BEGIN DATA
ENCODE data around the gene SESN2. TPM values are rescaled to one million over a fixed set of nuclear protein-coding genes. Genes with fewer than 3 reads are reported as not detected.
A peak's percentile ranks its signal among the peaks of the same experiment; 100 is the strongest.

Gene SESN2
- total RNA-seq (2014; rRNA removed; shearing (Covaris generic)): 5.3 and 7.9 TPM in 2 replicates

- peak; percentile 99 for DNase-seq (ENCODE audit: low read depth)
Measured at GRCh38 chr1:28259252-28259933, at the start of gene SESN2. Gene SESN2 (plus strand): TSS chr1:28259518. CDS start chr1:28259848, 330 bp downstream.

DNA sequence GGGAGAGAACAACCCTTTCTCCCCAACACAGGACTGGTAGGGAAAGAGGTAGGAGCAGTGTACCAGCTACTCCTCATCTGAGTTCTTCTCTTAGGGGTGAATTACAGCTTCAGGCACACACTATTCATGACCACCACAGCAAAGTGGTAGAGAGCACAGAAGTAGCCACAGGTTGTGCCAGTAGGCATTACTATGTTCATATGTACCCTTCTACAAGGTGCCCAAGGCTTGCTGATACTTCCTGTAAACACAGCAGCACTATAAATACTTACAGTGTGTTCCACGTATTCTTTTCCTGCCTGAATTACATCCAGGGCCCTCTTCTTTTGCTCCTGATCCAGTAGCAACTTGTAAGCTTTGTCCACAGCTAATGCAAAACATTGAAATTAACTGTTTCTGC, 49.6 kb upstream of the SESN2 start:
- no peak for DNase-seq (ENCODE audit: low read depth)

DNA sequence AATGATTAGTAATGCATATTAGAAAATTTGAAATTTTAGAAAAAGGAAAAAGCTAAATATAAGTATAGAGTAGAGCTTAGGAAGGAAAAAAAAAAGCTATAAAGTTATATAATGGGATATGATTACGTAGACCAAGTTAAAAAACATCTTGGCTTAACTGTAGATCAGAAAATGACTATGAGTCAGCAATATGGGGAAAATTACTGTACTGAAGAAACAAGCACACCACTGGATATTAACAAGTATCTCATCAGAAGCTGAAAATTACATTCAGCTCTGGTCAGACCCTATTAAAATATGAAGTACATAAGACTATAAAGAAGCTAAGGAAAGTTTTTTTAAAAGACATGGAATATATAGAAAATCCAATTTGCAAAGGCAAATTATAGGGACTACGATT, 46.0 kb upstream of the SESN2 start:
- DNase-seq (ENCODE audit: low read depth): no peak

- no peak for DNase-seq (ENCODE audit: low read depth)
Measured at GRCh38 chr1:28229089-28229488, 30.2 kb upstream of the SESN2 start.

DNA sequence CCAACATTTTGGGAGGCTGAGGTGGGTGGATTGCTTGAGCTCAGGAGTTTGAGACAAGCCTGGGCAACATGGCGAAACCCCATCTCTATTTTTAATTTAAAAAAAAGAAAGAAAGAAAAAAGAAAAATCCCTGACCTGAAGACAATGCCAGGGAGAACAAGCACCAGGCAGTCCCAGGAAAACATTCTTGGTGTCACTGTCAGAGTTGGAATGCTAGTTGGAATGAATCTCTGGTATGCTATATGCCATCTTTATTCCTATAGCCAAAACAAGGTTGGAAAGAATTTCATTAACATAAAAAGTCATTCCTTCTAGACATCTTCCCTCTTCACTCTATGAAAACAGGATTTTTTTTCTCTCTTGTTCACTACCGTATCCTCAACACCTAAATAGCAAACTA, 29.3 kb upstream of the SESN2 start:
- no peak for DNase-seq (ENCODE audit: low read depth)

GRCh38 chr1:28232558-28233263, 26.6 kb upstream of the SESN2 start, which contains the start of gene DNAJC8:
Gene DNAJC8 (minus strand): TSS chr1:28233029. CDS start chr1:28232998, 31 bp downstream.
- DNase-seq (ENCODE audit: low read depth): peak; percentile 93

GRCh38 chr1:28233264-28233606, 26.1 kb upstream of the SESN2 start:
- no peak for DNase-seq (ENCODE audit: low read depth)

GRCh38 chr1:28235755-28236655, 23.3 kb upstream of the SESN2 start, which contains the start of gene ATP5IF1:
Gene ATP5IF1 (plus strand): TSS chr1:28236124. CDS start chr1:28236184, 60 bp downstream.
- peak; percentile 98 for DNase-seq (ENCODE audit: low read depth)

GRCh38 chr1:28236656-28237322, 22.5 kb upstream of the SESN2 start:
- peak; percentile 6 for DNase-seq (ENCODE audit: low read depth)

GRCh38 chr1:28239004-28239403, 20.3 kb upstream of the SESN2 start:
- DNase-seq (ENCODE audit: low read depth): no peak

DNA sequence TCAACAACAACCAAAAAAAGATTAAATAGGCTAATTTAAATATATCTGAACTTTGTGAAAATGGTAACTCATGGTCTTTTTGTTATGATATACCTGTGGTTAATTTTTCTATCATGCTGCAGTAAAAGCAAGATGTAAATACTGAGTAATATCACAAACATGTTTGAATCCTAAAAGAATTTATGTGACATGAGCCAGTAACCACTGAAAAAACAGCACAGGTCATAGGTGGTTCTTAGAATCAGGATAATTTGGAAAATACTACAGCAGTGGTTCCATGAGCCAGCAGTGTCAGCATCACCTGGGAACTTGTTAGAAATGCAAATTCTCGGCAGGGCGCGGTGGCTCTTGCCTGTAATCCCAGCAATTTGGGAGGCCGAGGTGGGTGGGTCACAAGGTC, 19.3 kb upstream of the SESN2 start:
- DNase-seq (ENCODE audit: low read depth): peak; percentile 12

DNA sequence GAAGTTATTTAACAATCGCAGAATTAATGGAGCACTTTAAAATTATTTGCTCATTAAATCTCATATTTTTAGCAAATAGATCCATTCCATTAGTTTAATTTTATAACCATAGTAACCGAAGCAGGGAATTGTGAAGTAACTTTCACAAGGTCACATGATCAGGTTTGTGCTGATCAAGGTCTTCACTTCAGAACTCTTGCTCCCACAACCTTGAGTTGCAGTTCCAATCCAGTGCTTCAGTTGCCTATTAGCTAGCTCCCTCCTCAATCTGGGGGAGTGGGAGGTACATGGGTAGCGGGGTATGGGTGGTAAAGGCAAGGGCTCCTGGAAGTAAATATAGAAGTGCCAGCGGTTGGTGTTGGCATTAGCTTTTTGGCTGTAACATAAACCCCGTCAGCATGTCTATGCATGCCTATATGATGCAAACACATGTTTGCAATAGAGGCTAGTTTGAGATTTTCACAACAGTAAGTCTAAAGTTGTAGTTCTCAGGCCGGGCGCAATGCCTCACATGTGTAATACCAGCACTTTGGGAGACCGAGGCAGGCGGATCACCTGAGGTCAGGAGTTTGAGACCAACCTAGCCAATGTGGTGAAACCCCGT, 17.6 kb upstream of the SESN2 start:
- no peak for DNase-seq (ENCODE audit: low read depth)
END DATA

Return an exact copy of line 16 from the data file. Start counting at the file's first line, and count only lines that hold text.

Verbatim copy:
Gene DNAJC8 (minus strand): TSS chr1:28233029. CDS start chr1:28232998, 31 bp downstream.